Sara Gentzler here, the Wire’s Olympia-based reporter. You might recognize me from the Capitol campus, I’m set up with my laptop in Pritchard or the cafe in the dome most days.
As lawmakers return to their committees after a super-rare snow day and Olympia is covered in a thick, white blanket, it feels like a good time for fresh starts. For me, that means taking a swing at this weekly email.
While everybody’s chatting about the weather, the legislature is nearing its first cutoff. Things are picking up speed, and you’ll see that reflected in some of our coverage below.
If you have feedback for us on our coverage, please hit reply on this email, tweet at me, or email me directly—I’d love to hear your thoughts on how we’re doing and what the Wire’s missing.
Stay safe and warm out there!
With help from Emily Boerger
1. Modernizing redistricting in Washington State
By at least one measure, Washington State draws legislative districts in such a way that provides as much partisan advantage to Republicans as does Texas, a state with a long history of gerrymandering. That’s one of the takeaways of our series, “Redistricting Washington State: How the lines are drawn.”
Emily Boerger has a great piece exploring the legal underpinnings and challenges of gerrymandering across a range of states. I follow that with some data in an article on how the partisan composition of a legislature is impacted by both elections and the way the lines are drawn in a state.
Today, DJ Wilson has a piece that provides five takeaways from this series, one of which includes that the current model is ripe for a legal challenge. Another is that it’s probably time for the legislature to clarify in statutory policy what “no partisan advantage” should mean. He also compares the strategic considerations and the consequences of those from both the 1965 and the 2012 redistricting efforts in a separate article.
2. Q&A: Rep. Paul Harris on Tobacco 21, his vaccine bill, and being a “weird Republican”
Rep. Paul Harris is the lead sponsor on two notable bills so far this session: Tobacco 21, which would raise the age for buying tobacco products to 21; and a bill that would get rid of Washington’s philosophical or personal objection exemption for the MMR vaccine. He’s also the only Republican House member to sign on to a bill that would eliminate the death penalty.
During this lengthy Q&A, we talked about those efforts, the issues that divide the House and his caucus, and the issues he thinks are defining this session. Harris represents Washington’s 17th LD and has held his seat since 2010. He’s serving as House Caucus Chair this session and sits on the Education, Health Care & Wellness, and Rules Committees.
3. Speaker Chopp sponsors behavioral-health bill
House Speaker Frank Chopp is the lead sponsor on a bill that would allow the University of Washington School of Medicine to start planning for a behavioral health-focused teaching hospital. Chopp has said it’s his first bill in 20 years; I explain the bill here.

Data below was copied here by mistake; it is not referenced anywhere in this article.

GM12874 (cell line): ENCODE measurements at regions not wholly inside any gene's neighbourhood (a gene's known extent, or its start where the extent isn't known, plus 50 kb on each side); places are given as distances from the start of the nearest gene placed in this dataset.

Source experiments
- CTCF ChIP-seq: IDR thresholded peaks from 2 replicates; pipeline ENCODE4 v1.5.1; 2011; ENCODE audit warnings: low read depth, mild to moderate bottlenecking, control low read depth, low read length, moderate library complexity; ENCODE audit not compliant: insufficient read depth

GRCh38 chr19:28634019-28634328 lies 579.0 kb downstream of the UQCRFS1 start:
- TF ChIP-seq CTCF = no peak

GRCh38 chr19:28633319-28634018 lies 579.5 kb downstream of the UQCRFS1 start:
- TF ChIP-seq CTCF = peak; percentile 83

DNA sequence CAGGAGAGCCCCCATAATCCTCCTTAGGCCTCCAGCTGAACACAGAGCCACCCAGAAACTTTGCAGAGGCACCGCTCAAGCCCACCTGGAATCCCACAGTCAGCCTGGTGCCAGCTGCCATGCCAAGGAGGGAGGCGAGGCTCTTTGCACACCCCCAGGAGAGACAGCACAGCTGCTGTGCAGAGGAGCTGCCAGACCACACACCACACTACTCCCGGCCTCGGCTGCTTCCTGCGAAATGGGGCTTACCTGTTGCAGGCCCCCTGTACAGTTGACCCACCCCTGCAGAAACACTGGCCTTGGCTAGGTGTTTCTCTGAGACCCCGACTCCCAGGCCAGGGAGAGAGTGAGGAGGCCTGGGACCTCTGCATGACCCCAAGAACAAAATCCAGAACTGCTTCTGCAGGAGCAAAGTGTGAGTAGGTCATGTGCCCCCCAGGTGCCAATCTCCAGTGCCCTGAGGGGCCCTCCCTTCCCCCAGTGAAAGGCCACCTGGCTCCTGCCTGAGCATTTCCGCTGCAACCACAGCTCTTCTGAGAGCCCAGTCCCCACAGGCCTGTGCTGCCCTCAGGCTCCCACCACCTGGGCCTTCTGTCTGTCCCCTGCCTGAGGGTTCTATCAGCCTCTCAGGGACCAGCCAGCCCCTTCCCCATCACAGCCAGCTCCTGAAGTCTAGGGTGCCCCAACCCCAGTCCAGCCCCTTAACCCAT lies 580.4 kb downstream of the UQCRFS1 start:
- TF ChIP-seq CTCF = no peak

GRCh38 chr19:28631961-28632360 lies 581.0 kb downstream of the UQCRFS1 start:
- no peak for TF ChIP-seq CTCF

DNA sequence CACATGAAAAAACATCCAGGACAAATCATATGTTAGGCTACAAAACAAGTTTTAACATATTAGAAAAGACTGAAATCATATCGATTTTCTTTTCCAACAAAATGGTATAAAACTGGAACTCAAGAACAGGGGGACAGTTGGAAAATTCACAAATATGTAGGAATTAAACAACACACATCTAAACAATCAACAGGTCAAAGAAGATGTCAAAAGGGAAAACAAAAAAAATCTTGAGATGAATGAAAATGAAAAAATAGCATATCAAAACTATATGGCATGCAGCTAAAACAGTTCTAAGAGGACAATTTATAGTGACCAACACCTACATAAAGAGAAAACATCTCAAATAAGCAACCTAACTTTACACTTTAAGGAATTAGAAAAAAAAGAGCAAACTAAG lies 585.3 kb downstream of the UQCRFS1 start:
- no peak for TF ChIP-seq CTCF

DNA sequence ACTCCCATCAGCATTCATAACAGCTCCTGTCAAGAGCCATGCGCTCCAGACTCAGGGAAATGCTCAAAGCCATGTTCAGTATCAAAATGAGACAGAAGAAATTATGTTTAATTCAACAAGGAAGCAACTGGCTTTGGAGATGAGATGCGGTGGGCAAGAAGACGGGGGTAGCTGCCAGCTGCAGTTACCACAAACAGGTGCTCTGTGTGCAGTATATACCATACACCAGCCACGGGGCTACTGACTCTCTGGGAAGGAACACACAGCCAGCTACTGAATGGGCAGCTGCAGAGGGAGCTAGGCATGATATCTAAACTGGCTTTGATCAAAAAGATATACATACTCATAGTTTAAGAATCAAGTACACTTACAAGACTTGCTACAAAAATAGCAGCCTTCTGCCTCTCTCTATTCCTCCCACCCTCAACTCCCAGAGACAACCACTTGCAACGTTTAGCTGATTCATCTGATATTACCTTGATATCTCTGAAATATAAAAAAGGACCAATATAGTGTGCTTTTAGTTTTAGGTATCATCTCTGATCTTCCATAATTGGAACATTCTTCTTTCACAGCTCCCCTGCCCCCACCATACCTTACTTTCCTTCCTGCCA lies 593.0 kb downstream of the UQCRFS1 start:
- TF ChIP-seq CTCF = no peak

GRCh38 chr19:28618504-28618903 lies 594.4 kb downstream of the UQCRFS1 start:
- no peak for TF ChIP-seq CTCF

Gov. Jay Inslee requested the bill with the goal to build Washington’s behavioral-health workforce and add 150 beds for civil patients as a part of his plan to “transform” Washington’s behavioral health system. Inslee’s proposed capital budget includes a $2 million investment to support the hospital’s predesign.
4. Wire Insider: Shirline Wilson, Washington State Executive Director of Democrats for Education Reform
Shirline Wilson, Washington State Executive Director of Democrats for Education Reform, joined us as a “Wire Insider” at our 2018 Re-Wire Policy Conference to discuss equity in education in post-McCleary Washington State.
“I’d love to see legislators and policymakers go back to the table and really take a look at how we have set up funding formulas, how we think about how to pull resources down to support kids in SPED,” Wilson said. “I know there’s a lot of conversation about levies and where that levy-building capacity comes from, and just really some of the out-of-the-box thinking that legislators will be needing to do around how we make sure that we do right by the districts that maybe didn’t make out as well during the first-round McCleary solution.”
5. Presidential electors: A bill and a Supreme Court case
In January, the Washington Supreme Court held oral arguments in a case with potential national implications for the Electoral College System. In the case, the question presented is whether three of the four electors who refused to vote for Hillary Clinton in the 2016 presidential election, after having pledged they would vote for her, had the right to do so.
Meanwhile, a Senate bill that would disqualify and replace future electors if they did such a thing was voted out of committee last week. Currently, such “faithless electors” face a $1,000 fine. Sen. Patty Kuderer, the bill’s lead sponsor, referenced the pending court case in her testimony: “Four individuals — well-intentioned, I’m sure — decided, though, for the price of $1,000, to undermine the will of the people. I understand the sentiment. But, quite frankly, the role of the elector is a ministerial task.”